Why do you get bunions?
Why do you get bunions?
If you've ever wondered about the answer to this question or have any others relating to bunions, in this first of a series of blog posts we asked Louise Smith, a practising podiatrist of over 17 years with her own successful clinic (and customer of Calla shoes) to give us some basic facts about what bunions are and why you have them.
What are bunions?
A bunion, also known as ‘hallux valgus’ is a deformity of the big toe. The big toe excessively angles towards the second toe and can result in a bony lump on the side of the foot. This can also form a large sac of fluid, known as a bursa, which can then become inflamed and sore.
What causes bunions?
Bunions are most often caused by a defective mechanical structure of the foot which is genetic and these certain foot types make a person prone to the development of a bunion.
Bunions can also be caused by the big toe pushing over on to the second toe. Commonly, it can end up lying on top of the second toe causing crossover of the toes making it difficult to walk due to pressure on the toes from footwear.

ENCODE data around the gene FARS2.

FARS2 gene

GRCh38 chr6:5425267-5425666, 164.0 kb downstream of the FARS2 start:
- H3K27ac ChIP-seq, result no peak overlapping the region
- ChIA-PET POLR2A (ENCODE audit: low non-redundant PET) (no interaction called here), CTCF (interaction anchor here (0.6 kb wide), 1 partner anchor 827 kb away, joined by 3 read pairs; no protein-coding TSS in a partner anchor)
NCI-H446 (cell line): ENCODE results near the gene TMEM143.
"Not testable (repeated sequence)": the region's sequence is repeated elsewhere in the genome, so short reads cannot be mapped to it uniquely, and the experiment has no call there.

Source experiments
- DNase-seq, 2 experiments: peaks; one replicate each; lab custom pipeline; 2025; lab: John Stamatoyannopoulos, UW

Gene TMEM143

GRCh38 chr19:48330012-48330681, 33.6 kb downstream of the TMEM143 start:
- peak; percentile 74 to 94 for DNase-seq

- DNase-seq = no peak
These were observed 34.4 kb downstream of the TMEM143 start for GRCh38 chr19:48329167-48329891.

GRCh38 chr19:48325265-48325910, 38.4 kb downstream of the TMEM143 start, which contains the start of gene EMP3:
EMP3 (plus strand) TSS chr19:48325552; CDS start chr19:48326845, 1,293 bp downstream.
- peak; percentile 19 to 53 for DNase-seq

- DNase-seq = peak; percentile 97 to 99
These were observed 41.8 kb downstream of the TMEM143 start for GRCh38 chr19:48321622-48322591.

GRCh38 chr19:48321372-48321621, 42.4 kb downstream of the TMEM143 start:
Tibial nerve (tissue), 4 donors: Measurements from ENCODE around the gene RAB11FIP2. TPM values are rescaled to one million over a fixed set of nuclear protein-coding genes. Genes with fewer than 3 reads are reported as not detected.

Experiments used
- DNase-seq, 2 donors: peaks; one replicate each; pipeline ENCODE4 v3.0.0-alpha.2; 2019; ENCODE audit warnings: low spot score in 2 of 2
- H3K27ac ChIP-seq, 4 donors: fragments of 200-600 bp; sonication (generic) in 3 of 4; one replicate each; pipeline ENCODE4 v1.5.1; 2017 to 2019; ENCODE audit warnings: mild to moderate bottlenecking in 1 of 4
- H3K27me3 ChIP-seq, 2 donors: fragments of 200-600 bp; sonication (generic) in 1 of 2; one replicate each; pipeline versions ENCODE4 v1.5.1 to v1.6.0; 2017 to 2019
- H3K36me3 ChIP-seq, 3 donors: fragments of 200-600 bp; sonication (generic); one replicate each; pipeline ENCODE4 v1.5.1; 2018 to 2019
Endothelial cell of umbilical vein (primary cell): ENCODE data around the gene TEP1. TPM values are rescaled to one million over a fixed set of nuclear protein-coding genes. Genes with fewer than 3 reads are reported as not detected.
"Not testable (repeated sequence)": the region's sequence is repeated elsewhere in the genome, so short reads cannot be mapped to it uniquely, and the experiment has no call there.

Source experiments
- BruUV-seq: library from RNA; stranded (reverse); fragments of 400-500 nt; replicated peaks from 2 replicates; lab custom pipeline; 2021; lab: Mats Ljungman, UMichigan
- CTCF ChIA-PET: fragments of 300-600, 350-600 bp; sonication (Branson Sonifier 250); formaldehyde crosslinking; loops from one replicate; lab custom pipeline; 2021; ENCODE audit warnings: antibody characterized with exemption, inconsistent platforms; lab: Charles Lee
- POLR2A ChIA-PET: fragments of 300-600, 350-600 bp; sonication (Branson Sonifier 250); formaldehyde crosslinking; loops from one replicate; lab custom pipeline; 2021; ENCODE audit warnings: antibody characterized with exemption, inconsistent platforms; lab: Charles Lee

Once the big toe leans toward the second toe, the tendons no longer pull the toe in a straight line, so the problem tends to get progressively worse.
Poorly fitting footwear can aggravate the problem as they can squeeze the forefoot, crowding the toes together, causing pain and deformity of the joint.
Bunions can also be caused by age, arthritis or playing sport.
Are they painful, why?
Some people have large bunions that cause no pain but do cause difficulties with footwear, while others have relatively small bunions that can be very painful.
There are many reasons bunions may be painful including pressure from ill-fitting shoes, joint arthritis, inflammation of the joint capsule or bursa, abnormality of joint alignment, and nerve damage.
Why do women get bunions? Do men get them too?
Although both men and women can get a bunion, they tend to be more common in women, possibly due to some of the more restrictive footwear typically worn. Women also tend to have looser ligaments.
What can you do about bunions? Will they ever go away?
Wear sensible shoes that fit well, choose wider shoes that give toes room to move and keep the heel height to no more than 4cm to avoid overloading the big toe joint.
Exercises and custom made insoles or orthoses may be prescribed by a podiatrist, all this can help alleviate the problem but only surgery can correct the underlying condition.
Over to you...
If you have any questions of your own please comment below and we'll come back to you with the answers in our next blog post.
You can find Louise's Foot Clinic in Monks Risborough, Buckinghamshire.
For comfortable, stylish shoes for bunions, head to the Calla website now